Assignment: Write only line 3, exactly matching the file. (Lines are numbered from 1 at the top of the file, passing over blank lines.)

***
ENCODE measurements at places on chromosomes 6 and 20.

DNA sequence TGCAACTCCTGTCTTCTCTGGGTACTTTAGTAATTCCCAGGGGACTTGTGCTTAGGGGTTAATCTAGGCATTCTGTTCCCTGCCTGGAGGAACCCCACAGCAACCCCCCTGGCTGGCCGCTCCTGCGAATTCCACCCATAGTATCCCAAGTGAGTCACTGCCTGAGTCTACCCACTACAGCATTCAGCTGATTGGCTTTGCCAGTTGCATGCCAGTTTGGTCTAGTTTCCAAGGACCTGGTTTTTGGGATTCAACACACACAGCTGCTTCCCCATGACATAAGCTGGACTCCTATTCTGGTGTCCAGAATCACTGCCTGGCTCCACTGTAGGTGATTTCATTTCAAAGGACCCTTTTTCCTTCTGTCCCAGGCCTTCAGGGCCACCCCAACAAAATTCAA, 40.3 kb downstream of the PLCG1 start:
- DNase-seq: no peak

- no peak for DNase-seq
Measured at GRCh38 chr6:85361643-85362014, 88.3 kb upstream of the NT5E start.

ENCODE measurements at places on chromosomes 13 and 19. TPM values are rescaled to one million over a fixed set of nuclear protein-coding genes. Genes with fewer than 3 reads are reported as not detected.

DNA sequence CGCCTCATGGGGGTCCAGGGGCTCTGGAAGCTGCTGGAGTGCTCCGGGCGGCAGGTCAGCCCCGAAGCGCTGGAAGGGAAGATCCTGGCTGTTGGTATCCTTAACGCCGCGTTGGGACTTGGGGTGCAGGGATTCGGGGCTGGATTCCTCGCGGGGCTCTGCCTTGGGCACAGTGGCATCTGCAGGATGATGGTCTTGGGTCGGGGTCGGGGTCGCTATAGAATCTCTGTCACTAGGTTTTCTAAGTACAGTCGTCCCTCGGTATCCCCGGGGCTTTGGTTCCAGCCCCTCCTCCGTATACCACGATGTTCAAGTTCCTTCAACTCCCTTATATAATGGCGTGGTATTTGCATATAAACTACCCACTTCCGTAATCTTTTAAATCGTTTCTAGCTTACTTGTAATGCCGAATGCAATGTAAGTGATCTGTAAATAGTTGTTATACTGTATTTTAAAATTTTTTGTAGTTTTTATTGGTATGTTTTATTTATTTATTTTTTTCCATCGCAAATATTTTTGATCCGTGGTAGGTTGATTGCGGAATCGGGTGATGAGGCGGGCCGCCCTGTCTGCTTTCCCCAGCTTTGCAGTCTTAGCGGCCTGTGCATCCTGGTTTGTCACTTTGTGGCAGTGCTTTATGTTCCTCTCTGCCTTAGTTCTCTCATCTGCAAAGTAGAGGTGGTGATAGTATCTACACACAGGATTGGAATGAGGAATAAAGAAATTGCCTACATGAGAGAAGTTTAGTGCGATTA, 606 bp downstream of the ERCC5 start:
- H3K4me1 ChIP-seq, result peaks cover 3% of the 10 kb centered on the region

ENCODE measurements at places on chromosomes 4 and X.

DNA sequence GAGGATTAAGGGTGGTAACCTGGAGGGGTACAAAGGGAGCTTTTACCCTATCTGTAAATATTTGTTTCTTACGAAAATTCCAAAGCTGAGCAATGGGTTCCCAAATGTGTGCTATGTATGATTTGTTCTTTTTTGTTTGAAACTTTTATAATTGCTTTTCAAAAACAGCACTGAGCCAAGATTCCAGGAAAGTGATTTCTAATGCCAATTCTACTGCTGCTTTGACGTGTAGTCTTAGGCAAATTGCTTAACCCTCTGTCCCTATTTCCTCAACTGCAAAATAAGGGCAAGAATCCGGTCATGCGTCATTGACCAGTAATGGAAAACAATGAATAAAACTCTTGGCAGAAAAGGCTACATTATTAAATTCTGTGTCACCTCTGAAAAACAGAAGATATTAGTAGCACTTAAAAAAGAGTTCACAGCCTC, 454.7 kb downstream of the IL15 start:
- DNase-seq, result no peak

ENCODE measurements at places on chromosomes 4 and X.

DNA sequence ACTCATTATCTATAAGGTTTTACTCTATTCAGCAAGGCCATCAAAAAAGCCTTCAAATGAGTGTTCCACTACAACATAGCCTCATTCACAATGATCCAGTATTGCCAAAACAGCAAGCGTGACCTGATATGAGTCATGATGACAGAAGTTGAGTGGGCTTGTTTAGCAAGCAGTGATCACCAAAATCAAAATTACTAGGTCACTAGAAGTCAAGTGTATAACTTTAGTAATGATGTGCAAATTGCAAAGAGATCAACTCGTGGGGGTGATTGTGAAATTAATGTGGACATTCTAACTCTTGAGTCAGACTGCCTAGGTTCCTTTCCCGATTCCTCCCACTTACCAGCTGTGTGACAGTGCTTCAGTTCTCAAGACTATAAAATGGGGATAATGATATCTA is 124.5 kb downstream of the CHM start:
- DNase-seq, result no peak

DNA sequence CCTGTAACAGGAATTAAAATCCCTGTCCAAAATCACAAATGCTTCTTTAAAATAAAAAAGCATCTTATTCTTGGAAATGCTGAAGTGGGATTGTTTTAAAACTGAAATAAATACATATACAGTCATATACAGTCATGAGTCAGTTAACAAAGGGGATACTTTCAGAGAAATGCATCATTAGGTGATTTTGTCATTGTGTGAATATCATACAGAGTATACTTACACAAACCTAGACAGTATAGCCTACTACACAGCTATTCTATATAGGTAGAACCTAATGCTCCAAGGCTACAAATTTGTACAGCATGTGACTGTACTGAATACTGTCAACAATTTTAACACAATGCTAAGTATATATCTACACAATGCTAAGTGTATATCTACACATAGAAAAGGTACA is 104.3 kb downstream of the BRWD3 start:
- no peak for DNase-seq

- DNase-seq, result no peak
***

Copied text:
- DNase-seq: no peak